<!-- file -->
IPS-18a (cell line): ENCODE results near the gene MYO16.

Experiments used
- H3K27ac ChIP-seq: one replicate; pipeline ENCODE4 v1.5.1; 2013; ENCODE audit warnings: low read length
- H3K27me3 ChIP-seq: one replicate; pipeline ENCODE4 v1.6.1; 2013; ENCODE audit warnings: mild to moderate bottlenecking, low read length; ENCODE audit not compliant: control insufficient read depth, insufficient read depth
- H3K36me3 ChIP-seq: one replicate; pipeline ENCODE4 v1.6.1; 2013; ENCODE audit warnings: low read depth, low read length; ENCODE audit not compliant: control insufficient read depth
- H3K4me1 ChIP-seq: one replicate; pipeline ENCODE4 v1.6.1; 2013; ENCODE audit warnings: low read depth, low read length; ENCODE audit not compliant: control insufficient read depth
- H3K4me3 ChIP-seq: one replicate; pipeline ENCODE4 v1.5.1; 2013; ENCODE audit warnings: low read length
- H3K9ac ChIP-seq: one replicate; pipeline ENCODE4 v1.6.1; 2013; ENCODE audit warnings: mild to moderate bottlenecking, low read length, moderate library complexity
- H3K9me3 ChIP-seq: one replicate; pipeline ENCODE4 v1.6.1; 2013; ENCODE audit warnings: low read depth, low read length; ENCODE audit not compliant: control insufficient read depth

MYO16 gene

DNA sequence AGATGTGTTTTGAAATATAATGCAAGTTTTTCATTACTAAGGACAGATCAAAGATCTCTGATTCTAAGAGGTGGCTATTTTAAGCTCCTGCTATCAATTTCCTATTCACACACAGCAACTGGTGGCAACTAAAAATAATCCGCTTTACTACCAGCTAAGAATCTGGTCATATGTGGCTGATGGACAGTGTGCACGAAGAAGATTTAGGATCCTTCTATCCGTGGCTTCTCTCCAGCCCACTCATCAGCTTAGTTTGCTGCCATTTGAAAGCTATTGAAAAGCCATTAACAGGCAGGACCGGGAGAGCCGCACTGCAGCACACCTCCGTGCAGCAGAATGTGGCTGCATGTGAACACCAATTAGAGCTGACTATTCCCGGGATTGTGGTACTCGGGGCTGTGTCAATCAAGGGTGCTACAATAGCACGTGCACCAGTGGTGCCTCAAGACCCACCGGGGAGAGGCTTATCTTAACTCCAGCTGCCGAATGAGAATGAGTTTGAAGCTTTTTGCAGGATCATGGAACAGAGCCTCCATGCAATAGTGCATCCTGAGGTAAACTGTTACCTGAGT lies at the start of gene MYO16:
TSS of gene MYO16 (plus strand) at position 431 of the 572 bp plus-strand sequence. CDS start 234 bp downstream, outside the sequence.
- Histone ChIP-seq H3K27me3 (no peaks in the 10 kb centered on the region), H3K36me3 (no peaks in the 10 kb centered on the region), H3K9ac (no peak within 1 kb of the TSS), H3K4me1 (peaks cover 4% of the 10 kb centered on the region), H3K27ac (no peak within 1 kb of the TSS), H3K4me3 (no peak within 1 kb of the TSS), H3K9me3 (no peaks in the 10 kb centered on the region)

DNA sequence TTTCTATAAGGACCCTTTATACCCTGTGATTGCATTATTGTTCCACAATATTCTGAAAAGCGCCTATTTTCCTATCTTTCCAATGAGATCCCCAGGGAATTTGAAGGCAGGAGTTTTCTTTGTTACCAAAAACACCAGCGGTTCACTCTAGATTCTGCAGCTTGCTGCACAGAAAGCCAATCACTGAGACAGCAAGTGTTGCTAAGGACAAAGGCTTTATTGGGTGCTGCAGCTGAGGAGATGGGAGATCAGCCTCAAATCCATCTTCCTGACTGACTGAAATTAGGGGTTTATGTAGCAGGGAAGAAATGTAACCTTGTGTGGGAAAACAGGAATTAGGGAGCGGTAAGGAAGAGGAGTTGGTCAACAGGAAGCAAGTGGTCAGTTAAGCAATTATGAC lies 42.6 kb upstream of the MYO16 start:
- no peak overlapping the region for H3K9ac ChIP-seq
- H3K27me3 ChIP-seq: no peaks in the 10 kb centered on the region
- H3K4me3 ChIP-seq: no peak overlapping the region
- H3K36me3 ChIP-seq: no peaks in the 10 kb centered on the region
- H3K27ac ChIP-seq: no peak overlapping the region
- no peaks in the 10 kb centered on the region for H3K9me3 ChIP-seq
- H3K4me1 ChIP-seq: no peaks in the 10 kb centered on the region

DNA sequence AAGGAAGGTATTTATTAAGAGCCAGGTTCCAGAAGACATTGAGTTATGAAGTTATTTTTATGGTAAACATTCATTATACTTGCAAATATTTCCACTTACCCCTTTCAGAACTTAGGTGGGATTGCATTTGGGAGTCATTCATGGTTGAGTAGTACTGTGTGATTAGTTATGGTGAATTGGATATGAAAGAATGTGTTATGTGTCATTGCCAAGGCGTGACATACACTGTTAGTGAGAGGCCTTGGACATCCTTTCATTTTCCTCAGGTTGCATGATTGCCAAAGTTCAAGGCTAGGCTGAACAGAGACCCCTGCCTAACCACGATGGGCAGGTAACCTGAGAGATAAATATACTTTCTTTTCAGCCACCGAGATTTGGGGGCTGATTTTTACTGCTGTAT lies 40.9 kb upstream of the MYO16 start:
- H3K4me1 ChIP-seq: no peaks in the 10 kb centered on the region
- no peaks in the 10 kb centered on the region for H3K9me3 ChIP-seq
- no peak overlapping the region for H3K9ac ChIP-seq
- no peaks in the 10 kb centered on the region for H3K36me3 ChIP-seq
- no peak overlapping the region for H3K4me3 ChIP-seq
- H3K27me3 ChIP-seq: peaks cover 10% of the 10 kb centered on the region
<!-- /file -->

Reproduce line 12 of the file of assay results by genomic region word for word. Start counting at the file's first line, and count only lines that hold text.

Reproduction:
TSS of gene MYO16 (plus strand) at position 431 of the 572 bp plus-strand sequence. CDS start 234 bp downstream, outside the sequence.